We dove deep into the theory that athletes need protein from meat to main their competitive advantage, and found huge results from vegan athletes vs. non vegan athletes. I personally became a tremendously better runner when I started my vegan diet. But by all means do not take my word for it. There’s tons of professional athletes that don’t eat meat, like world class runner Bart Yasso is vegetarian. One of the greatest marathon runner of all time, Scott Jurek is on a vegan diet. If you weren’t aware he currently has the American record for a 165 mile run in 24 hours! Iron man triathlete Brendan Brazier is also on our list of vegan athletes. Bodybuilder Robert Cheeke makes lifting look easy while on his vegan diet. The plant-based vegan diet for athletes is really not all that different from a regular diet, aside from the meat aspect.
If you’re looking to loose weight the first thing to do is dump the fast food, you will loose weight immediately. Sure the new diet will take some time getting used to, but if you’re smart about what you put in your body and take a little time to research the proper vitamins, calorie and protein intake you need to live a full vegan diet you’ll be happy in the long run. But if you’re ready to take it to the next level and be in the category of vegan athletes then you can also lean toward a raw, gluten-free vegan diet for even further athletic gains.
Transitioning To A Vegan Diet
For those thinking about making the transition to a vegan diet fear not my diet still includes amazing foods that “normal” people eat. There’s also a lot of great books that will guide you on how to maintain an ideal vegan diet, from the standpoint of athletic performance. Even more hardcore, a vegan diet, high-raw, alkaline. You can eat that way but it’s very difficult. However, diet that is vegetarian, that can also be easily made into a vegan diet that’s substantial enough to support top of the line training. Once you’re used to the vegetarian or vegan diet, and training on that diet that’s when you can start thinking about taking it to the next level. But then there’s everyone’s question, where does the protein come from? Easy answer, there’s protein in a variety of foods other than meat, you just need to do a little research.
You can even add a plant-based protein powder to your workouts for to ensure you’re not only getting your protein, but you’re getting enough to repair your muscles and stay competitive as part of the group of vegan athletes and non vegan athletes. Though it’s easy to get your protein on a vegan diet, if your goal is to consume the recommended amount of protein for athletes, you’ll just need to work a little harder at it. Unless you’re highly competitive bodybuilder than you don’t need an abundance of daily protein. Fruits, vegetables and grains are all high in protein. Continue to do your research to a live a long and healthy life as a vegan athlete or just on a normal vegan diet.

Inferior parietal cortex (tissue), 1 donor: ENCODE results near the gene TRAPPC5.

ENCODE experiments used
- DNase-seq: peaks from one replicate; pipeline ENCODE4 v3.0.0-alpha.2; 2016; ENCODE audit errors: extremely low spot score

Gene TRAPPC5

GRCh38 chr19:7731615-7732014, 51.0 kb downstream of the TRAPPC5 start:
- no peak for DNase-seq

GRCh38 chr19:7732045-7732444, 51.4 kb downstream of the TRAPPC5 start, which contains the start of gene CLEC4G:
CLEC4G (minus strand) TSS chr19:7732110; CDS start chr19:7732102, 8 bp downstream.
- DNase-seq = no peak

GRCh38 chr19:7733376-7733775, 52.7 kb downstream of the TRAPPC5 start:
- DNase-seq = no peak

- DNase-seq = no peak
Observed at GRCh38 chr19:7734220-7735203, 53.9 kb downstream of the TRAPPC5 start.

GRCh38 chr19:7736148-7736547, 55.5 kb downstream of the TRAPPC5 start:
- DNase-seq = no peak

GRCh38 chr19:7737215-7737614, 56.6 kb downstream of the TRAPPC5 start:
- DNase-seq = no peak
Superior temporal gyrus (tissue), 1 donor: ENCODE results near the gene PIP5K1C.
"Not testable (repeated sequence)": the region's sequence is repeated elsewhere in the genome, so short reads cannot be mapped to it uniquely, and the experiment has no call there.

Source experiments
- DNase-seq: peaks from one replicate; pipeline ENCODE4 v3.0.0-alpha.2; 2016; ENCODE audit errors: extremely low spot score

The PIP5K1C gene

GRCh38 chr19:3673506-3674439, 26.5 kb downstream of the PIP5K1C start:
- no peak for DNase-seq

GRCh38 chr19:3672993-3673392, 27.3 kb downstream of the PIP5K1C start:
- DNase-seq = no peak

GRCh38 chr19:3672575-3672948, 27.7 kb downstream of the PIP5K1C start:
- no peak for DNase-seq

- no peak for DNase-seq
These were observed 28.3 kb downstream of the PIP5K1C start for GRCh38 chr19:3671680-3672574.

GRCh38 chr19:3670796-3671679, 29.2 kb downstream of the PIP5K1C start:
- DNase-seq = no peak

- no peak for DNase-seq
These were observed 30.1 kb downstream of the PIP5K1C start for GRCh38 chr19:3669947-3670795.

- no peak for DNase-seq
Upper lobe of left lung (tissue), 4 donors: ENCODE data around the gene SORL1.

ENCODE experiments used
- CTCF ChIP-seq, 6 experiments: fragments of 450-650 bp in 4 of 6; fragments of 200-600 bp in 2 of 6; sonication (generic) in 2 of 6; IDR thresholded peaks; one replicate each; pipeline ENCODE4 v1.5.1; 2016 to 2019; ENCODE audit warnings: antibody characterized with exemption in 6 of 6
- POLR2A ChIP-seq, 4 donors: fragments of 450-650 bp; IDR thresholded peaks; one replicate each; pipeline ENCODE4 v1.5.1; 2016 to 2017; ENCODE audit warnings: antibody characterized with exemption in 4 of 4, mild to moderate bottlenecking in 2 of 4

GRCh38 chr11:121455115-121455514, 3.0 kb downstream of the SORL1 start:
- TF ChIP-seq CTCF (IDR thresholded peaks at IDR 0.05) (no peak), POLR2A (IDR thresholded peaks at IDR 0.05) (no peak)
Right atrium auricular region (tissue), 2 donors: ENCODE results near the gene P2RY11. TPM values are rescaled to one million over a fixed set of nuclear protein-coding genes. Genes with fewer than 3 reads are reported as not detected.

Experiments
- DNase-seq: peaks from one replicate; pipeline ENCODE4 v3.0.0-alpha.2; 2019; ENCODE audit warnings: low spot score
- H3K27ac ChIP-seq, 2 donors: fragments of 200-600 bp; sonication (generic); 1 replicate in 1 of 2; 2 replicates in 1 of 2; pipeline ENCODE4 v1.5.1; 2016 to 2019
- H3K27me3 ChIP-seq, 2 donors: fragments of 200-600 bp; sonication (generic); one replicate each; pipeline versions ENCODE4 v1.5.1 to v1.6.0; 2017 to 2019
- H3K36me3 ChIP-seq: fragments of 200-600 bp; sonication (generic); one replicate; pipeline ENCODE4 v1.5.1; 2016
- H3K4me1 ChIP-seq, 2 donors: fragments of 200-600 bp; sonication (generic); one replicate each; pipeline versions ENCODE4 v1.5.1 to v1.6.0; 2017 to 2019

Vegan Diet Foods
This list will help you find common foods that will help you meet the needs for a proper vegan diet for high endurance vegan athletes. The goal here is to provide you with foods found in common grocery stores that aren’t foreign from what you’re used to seeing.
– All Vegetables- raw or cooked
– Beans and other legumes: lentils, chickpeas, black beans, pinto beans, adzuki beans
– Starchy vegetables like potatoes and sweet potatoes are good for a proper vegan diet
– Whole-wheat pasta, Whole-wheat bread, pitas, and bagels
– Brown rice
– Agave nectar- for vegan athletes this is great workout fuel
– Protein Powder- good blends include hemp, rice, pea, and chia
– Soy products– tofu and tempeh, but make sure not to over due it
– Teas and coffee- also make sure not to over due the caffeine
I never count calories unless i know within my vegan diet meals I’m not getting enough calories, nor do I think about carbohydrate-protein-fat ratios(unless I’m eating pasta twice a day all day everyday). If you’re vegan athlete, vegetarian or normal athlete I don’t believe you should worry about this too much. But, if you’re switching to a vegan diet it is a good idea to look at the ratios within different food sources. In other words, take your most used diet numbers and make them work with a no meat vegan diet. Athletes diets tend to be very high in carbohydrates so you’re going to continue to get that regardless of the change to a vegan diet.
Even though I don’t pay close attention to counting calories, I still am concious of what I put into my body and the portions I eat. See Lance Armstrong’s former coach, Chris Carmichael on his Food for Fitness book. His recommendations differ depending on training period look something like this,
If your target is to hit these numbers with a vegan diet it shouldn’t be too difficult at all.
How Much Should You Eat?
Continue to eat until you be comfortably full, but not bloated and stuffed. As endurance vegan athletes we have the luxury of consuming greater calories than that of non athletes. We burn more calories so we need more to intake. If your ultimate goal is weight loss, or you exercise more or less than myself then your food intake will differ from mine. Again I go back to the infamous word, research. Do the research to see what works best for you and make your body feel it’s absolute best on your vegan diet.
Eating around your workouts, before and after is extremely important for your vegan diet, or any diet. Calorie and protein replacement is huge for vegan athletes
And that’s it, a very achievable vegan diet for vegan athletes.